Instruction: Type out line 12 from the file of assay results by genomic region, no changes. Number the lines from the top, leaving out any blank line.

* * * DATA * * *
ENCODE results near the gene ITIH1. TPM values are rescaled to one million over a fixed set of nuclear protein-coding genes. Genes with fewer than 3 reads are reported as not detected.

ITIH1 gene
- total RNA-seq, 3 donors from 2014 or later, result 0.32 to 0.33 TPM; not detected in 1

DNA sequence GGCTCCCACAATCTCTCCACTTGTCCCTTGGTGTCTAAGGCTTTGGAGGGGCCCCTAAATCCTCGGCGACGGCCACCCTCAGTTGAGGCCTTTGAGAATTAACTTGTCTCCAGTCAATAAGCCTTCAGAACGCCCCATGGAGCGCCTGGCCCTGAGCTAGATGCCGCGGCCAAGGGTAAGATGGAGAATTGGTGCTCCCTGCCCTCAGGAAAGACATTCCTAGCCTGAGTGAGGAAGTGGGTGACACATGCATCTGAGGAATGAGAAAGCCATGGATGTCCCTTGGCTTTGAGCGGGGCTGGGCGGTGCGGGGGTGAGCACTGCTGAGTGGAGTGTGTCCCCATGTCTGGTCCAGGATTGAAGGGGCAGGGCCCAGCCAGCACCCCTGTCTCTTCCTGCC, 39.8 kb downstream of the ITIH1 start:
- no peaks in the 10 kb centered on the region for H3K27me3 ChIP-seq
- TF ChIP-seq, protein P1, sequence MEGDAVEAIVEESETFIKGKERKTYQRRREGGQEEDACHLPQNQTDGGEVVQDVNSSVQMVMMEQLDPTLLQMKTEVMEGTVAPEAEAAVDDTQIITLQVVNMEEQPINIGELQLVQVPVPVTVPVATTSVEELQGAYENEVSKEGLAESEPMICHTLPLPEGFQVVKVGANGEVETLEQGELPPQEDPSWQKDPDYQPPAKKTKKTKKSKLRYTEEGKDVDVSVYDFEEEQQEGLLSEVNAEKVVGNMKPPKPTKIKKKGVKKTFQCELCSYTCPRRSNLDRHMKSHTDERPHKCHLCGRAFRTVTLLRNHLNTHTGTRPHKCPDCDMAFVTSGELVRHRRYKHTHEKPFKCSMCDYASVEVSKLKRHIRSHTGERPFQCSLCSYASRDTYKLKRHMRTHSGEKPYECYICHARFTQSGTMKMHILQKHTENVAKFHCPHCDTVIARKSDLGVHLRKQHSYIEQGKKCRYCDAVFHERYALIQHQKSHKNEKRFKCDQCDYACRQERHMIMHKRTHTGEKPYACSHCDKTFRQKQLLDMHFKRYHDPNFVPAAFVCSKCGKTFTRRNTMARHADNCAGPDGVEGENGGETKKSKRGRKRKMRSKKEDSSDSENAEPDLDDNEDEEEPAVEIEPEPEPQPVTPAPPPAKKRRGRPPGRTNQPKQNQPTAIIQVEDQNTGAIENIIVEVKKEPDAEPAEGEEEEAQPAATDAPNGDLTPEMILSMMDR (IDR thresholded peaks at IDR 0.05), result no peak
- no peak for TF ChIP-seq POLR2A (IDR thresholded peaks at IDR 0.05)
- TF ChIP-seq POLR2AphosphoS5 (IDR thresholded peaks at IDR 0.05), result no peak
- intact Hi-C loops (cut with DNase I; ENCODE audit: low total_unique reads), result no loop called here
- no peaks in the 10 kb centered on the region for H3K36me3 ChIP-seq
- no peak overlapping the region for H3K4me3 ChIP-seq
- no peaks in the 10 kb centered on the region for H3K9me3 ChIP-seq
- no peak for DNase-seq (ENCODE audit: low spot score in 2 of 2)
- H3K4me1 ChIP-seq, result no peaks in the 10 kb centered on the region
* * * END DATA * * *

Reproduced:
- no peaks in the 10 kb centered on the region for H3K9me3 ChIP-seq